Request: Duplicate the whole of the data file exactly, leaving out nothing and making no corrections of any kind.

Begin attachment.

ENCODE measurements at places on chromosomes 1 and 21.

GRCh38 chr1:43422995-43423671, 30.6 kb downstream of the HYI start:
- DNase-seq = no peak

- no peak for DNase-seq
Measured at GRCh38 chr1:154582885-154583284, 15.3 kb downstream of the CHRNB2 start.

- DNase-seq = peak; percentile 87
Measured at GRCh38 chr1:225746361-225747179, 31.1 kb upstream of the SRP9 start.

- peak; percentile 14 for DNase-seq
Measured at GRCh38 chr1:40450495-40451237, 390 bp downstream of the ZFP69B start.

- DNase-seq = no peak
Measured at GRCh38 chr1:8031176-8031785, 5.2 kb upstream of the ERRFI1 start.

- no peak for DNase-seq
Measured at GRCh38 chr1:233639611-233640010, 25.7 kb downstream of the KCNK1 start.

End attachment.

ENCODE measurements at places on chromosomes 1 and 21.

GRCh38 chr1:43422995-43423671, 30.6 kb downstream of the HYI start:
- DNase-seq = no peak

- no peak for DNase-seq
Measured at GRCh38 chr1:154582885-154583284, 15.3 kb downstream of the CHRNB2 start.

- DNase-seq = peak; percentile 87
Measured at GRCh38 chr1:225746361-225747179, 31.1 kb upstream of the SRP9 start.

- peak; percentile 14 for DNase-seq
Measured at GRCh38 chr1:40450495-40451237, 390 bp downstream of the ZFP69B start.

- DNase-seq = no peak
Measured at GRCh38 chr1:8031176-8031785, 5.2 kb upstream of the ERRFI1 start.

- no peak for DNase-seq
Measured at GRCh38 chr1:233639611-233640010, 25.7 kb downstream of the KCNK1 start.